Your teenager or students at your church may have a surprisingly nuanced view of social media’s impact on their lives.
A new Pew Research study on American teenagers and social media asked those 13 to 17 years old what platforms they use, how often they’re online, and what effect social media has on them and others their age.
Much has been made about the migration of teens away from Facebook and to YouTube, Instagram, and Snapchat. But less attention has been given to what they think social media, in general, is doing to them.
A plurality of teenagers (45 percent) say social media has had neither a positive or negative effect on them, while 31 percent say it has had a mostly positive effect, and 24 percent believe it has been mostly negative.
It might be surprising to find a quarter of Generation Z—the age group growing up on social media—expressing such a dire view of online life, but that’s exactly it: they’ve had to grow up on social media.
Those of us who came to social media as adults had the privilege of avoiding social media through our awkward middle school years or drama-filled days of high school. We could come home, relax, and forget about the pressures of fitting in and keeping up appearances. Today’s teens don’t have that luxury.
Yet, more still see social media as a net gain for their lives. Here’s what they said about the positives and negatives of social media.
By far, the most common reason a teenager says social media has been mostly positive for them is that it has allowed them to connect with friends and family. Four in 10 list that as the main reason social media has been a benefit for them.
As the parent of two teenage boys, I’ve seen just how often they stay in contact with their friends through social media. Whereas I would try to go over to friends house to hang out, they chat through Instagram or play video games online together.
Other positives, according to the teenagers, include: making it easier to find news and information (16 percent), meeting others with the same interests (15 percent), keeping them entertained (9 percent), self expression (7 percent), getting support from others (5 percent), and learning new things (4 percent).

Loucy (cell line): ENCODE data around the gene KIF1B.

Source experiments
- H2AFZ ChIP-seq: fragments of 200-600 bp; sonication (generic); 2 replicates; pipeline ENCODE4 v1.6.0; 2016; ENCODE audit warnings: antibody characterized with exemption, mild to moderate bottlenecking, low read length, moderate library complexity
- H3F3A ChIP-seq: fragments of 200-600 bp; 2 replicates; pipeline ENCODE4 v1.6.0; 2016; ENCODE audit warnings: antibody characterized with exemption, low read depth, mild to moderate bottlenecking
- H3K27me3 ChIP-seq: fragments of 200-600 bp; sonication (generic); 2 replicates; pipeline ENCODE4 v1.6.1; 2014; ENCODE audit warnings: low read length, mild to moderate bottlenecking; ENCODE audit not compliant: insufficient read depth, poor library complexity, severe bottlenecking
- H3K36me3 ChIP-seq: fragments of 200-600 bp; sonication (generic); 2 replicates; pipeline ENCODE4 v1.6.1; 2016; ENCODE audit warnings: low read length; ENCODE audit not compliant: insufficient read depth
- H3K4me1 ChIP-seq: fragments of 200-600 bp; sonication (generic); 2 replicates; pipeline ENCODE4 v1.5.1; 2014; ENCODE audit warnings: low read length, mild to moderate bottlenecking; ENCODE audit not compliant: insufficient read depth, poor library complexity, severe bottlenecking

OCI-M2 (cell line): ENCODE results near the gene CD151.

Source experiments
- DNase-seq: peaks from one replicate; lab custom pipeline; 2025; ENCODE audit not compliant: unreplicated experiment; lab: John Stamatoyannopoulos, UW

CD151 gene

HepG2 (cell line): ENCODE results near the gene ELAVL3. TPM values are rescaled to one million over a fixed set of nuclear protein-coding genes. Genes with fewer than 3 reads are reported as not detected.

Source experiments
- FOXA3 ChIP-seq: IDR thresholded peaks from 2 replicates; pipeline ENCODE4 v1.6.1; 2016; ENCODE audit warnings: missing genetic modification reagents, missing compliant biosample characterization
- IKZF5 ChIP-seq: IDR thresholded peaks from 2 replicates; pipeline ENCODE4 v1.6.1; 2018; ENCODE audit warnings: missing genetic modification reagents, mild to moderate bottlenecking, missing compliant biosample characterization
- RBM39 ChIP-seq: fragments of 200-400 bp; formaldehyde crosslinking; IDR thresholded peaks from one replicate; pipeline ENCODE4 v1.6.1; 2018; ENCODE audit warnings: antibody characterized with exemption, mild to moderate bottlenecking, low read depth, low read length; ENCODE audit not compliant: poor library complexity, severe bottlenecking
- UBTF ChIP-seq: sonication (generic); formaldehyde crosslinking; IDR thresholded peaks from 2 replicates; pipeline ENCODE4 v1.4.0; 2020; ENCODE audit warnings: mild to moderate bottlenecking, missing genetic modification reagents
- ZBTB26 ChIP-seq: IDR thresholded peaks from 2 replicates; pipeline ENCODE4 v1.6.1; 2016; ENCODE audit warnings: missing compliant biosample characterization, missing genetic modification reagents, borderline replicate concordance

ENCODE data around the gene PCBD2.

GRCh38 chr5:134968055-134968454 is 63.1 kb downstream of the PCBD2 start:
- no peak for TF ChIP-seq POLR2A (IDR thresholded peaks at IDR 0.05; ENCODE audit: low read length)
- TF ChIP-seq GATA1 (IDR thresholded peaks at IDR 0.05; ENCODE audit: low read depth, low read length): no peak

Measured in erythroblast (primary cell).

Teens are more divided over the negatives behind social media. For those who say it has mostly been bad, several reasons came up most frequently.
Bullying and rumor spreading (27 percent) is the seen as the biggest cause of a negative experience. Teens also say social media can harm their relationships (17 percent), give an unrealistic view of others’ lives (15 percent), cause distractions (14 percent) and bring added peer pressure (12 percent).
If you are attempting to market yourself or your content to teenagers and young adults, you should be aware of not only what social media platforms they use but also how they view social media itself.
Take note of the positive experiences they have. Teenagers want social media to be a place of connection and personal expression. Find ways you can help them connect with each other and positive mentors. Look for opportunities to empower them to create their own content.
Remember the negative connotations it brings up for many teen social media users. They have found the digital world to be an extension of the bullying and ostracization they’ve felt in the offline world. Avoid feeding into those tendencies of social media. Work to leave a positive digital legacy.
Aaron Earls is online editor of Facts & Trends. He is also a freelance writer whose work has appeared at numerous sites, including The Washington Post, World Magazine, and Think Christian.